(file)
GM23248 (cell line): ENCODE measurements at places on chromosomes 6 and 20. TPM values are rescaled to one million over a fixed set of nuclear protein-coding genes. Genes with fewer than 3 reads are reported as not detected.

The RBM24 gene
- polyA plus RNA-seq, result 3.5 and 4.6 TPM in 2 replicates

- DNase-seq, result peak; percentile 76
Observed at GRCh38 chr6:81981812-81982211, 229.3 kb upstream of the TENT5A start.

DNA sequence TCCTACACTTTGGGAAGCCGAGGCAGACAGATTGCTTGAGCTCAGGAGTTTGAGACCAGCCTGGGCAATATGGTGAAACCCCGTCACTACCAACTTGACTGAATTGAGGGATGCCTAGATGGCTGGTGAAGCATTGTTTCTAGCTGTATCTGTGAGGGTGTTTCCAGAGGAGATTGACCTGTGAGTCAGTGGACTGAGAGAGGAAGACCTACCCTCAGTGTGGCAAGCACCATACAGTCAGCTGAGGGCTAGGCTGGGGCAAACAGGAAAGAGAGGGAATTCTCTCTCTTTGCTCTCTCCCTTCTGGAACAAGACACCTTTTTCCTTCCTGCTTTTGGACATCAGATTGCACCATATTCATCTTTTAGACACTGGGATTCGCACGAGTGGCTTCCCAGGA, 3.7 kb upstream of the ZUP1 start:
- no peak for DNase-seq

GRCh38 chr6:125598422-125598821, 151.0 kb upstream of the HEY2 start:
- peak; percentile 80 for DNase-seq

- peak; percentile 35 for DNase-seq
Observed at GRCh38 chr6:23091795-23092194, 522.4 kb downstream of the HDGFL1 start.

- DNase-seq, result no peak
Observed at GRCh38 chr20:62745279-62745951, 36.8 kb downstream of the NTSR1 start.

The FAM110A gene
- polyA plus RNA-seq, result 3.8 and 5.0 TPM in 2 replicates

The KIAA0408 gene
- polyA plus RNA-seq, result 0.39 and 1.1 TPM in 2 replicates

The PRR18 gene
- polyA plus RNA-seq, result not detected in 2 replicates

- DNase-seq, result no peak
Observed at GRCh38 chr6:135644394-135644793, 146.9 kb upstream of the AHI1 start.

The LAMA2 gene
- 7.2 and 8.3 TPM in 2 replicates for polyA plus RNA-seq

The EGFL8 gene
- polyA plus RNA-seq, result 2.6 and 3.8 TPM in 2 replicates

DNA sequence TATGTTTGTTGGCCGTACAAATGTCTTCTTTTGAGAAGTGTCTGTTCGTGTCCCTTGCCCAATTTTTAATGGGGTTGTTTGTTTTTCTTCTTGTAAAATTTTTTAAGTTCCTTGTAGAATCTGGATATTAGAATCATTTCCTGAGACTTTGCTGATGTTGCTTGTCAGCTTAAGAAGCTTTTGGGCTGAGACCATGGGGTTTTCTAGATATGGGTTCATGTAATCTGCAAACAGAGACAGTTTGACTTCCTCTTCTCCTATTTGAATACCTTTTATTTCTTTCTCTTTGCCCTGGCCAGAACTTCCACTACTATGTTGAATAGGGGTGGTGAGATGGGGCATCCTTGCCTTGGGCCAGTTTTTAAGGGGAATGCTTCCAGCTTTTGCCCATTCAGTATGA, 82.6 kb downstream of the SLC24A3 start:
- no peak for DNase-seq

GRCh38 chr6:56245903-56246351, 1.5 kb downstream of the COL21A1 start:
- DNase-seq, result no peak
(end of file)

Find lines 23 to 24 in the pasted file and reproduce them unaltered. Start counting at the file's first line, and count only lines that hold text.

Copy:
- 7.2 and 8.3 TPM in 2 replicates for polyA plus RNA-seq

The EGFL8 gene